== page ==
Governors elected for the term 1939-40 were: Wade H. Wright of Atlanta for
District 18-A; J. Eugene Cook of Wrightsville for District 18-B; and William F.
Loflin of Columbus for District 18-C.
was voted the 1940 Convention.
|Number of Clubs 1938||24||Number of Members 1938||711|
|Number of Clubs 1939||28||Number of Members 1939||883|
of Visits by District Governor 47
|Number of Key Members 1938||106||Number of Master Key Members 1938||5|
|Number of Key Members 1939||135||Number of Master Key Members 1939||7|
|Number of Clubs 1938||24||Number of Members 1938||616|
|Number of Clubs 1939||24||Number of Members 1939||604|
of Visits by District Governor 48
|Number of Key Members 1938||126||Number of Master Key Members 1938||5|
|Number of Key Members 1939||150||Number of Master Key Members 1939||8|
|Number of Clubs 1938||27||Number of Members 1938||696|
|Number of Clubs 1939||25||Number of Members 1939||679|
of Visits by District Governor 44
|Number of Key Members 1938||81||Number of Master Key Members 1938||7|
|Number of Key Members 1939||89||Number of Master Key Members 1939||7|
History of Lionism in District 18, Georgia - 1939-40
The year began with
the following District Governors in office: 18-A Wade H. Wright, Atlanta; 18-B,
J. Eugene Cook, Wrightsville; and 18-C William F. Loflin, Columbus. On June 30,
1940, there were 90 clubs in the district, with a total membership of 2652,
representing a gain for the year of 13 clubs and 486 members.
1940 Convention of District 18 was held in Columbus on June 10, 11. Three
hundred thirty-eight delegates and guests were in attendance and 53 clubs were
representatives at the Convention were Dr. Carl L. Kennedy, Chairman of the
Board of Governors, and Dr. H. L. Barker, member of the Board of Governors.
Key Member breakfast, held on the first morning of the convention, was attended
by 150 Key Members. Many prizes were awarded for membership gains, best
attendance, and other contests.
Convention voted to continue support of the Lions' Juvenile Braille Magazine for
another year. A resolution was also adopted which created a fund known as the
Lions Student Loan Fund of Georgia.
District Governors elected were: Hugh A. Inglis, Clarksville, for 18-A, Edward
A. Dutton, Savannah, for 18-B;Jr., and Arthur S. Boyett, Buena Vista, for 18-C.
was chosen as the 1941 Convention City.
History of Lionism in District 18, Georgia 1939-40
Governor Wright made 48 visits to his clubs during the year. There was a gain of
65 Key Members and a gain of 3 Master Key Members over the number at the
beginning of the fiscal year, combined clubs of the district added a net total
of 253 members, and there was a net increase of seven clubs.
District Governors were: Region 1, H. A. Jones, Tallapoosa; Region 2, H. A.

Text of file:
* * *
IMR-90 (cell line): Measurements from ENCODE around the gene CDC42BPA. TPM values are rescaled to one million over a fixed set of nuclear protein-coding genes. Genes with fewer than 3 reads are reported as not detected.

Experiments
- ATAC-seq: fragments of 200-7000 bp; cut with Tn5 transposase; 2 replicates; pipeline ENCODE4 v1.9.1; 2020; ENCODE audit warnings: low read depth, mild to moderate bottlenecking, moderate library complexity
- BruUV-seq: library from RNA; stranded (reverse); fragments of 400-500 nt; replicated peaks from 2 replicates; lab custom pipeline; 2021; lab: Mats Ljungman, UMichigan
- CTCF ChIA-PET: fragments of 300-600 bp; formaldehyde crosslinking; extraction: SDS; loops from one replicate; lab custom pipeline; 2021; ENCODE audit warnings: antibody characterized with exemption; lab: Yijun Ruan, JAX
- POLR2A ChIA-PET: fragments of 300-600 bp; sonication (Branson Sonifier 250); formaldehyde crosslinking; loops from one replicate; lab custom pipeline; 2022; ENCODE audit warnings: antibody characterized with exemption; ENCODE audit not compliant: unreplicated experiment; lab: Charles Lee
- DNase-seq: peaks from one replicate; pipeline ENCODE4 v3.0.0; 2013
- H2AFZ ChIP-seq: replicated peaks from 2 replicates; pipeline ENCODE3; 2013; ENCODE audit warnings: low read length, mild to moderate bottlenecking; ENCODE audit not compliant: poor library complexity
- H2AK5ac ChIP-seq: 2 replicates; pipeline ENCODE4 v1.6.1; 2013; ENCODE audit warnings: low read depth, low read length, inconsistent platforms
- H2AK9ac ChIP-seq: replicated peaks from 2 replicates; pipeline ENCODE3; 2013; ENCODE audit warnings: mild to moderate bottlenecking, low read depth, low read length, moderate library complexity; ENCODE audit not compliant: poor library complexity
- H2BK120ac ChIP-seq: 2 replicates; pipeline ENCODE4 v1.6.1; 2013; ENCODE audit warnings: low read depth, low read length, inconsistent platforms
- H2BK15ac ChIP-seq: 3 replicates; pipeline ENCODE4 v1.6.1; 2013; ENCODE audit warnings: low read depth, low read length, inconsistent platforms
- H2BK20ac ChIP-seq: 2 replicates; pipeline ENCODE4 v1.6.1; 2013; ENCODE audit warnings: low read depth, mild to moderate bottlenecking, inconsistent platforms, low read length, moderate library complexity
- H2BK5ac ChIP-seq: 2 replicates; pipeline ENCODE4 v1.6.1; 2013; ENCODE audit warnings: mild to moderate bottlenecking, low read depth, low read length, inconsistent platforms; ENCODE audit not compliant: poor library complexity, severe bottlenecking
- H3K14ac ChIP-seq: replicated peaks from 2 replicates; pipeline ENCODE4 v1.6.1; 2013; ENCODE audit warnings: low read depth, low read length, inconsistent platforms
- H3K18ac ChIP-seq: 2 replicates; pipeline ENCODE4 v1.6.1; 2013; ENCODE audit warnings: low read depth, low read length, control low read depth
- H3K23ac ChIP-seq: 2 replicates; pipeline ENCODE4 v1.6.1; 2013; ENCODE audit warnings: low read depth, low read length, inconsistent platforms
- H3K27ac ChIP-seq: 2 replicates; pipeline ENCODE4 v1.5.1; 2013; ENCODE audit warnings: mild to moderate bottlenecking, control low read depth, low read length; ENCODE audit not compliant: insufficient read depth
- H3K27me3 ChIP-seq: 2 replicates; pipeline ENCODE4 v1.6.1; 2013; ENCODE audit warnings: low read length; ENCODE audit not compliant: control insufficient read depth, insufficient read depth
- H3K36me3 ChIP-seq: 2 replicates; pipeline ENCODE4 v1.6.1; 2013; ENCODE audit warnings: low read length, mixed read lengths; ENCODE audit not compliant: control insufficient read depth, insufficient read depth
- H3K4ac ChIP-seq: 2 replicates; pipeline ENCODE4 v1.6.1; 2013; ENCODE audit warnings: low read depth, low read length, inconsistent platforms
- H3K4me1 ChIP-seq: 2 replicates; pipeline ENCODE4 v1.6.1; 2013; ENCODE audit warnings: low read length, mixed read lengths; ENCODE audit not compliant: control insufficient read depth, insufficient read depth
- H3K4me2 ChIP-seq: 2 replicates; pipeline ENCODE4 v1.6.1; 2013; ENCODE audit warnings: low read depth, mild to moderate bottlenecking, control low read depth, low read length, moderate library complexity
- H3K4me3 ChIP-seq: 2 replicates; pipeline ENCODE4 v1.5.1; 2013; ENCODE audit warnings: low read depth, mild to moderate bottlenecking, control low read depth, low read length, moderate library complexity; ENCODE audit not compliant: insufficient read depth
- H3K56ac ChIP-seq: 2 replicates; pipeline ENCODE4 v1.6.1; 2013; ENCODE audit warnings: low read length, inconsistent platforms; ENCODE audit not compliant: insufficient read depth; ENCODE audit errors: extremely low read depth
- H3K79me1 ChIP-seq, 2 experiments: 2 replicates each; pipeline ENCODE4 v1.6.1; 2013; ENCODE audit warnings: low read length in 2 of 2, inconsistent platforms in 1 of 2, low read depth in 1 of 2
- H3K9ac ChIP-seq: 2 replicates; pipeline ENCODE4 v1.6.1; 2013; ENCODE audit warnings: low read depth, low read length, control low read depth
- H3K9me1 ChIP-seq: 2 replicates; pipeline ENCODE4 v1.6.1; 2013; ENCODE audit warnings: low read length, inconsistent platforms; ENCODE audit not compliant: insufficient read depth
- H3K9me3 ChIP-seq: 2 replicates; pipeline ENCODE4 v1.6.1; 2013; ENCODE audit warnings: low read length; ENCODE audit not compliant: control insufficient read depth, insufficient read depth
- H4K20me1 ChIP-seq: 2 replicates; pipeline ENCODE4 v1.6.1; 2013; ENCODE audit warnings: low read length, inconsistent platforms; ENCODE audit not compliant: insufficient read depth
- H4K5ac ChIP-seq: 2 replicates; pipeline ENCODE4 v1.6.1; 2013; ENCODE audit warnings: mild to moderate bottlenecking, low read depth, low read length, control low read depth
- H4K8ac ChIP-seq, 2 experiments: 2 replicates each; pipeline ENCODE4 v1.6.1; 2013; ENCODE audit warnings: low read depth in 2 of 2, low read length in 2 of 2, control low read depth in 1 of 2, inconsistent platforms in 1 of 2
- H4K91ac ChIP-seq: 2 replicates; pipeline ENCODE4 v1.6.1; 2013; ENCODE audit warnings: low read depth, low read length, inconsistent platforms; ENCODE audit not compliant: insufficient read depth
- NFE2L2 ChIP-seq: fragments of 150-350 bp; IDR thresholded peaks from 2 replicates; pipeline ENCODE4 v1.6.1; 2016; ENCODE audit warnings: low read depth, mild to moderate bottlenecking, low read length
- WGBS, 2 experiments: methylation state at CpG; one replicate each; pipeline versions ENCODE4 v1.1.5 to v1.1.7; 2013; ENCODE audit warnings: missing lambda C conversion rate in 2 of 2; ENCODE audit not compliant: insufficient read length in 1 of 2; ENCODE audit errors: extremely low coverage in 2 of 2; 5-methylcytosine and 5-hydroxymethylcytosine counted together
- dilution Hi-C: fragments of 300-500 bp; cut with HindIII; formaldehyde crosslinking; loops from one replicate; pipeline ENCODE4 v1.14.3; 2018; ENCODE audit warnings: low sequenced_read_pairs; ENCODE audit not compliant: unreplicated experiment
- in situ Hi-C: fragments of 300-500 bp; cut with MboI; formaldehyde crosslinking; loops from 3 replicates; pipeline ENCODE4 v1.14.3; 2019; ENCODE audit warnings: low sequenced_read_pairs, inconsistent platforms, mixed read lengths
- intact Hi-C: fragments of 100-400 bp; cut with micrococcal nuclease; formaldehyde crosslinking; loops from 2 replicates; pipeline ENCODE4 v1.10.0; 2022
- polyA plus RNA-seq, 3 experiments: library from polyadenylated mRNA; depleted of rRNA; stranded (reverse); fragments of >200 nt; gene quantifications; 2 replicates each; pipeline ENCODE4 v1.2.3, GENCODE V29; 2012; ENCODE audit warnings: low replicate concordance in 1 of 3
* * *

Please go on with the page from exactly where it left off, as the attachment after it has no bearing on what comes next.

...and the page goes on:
Inglis, Clarkesville; Region 3, J. H. Bagwell, Canton.
Chairman were: W. Joe Scott, Atlanta; Frank Taylor, Bowdon; F. T. Corry, Siham;
Col. Clyde W. Holden, Clayton; B. Jack Smith, Gainesville; E. A. Birch, Dalton;
E, C. Pesterfield, Summerville.
Governor Cook visited his clubs 30 times. There was a gain of 28 Key Members and
a gain of three Master Key Members during the year. Three new clubs were
established in the district and a net total of 53 members was added.
District Governors were: Region 1, William Estroff, Soperton; Region 2, L. O.
Shaw, Tifton; Region 3, E. M. Diavours, Douglas; Region 4, A. K. Conway,
Chairmen were: Buren A. Watson; Robert H. Hightower, Dublin, Carl W. Gillespie,
Abbeville; Inslee M. Johnson, Alma; W. N. Pittman, Savannah.
visits were made by District Governor Loflin to the clubs in his district during
the year,. There was a gain of 30 Key Members and a gain of one Master Key
Member, bringing the total on June 30, 1940, to 119 Key Members and eight Master
Key Members. There was a net gain of three clubs in the district during the
year, and a net total of 180 members was added.
District Governors were: Region 1, Dr. C, O. Rainey, Camilla; Region 2, Henry B.
Crowell, Jr., Dawson; Region 3, Arthur S. Boyett, Buena Vista; Region 4, Brooks
Chairmen were: Clark Gurley, Bainbridge; Duncan Sinclair, Moultrie; W.J. Watson,
Shellman; Ben A. Garrett, Arlington; J. G. Pryor, Smithville; Harry R. Spikes,
Lagrange; Thomas H, Ferguson, Talbotton; H. B. Rountree, Jr., Sparta; William B.
|Total Clubs, June 30, 1939||28||24||25||77|
|Total Clubs, June 30, 1940||35||27||28||90|
|Total Members, June 30, 1939||883||604||679||2166|
|Total Members, June 30, 1940||1136||657||859||2652|
of Visits by District Governor
|Number of Key Members, 1939||135||150||89|
|Number of Key Members, 1940||200||178||119|
|Number of Master Key Members, 1939||7||8||7|
|Number of Master Key Members, 1940||10||11||8|
year began with the following District Governors in office: 18-A, Hugh A. Inglis,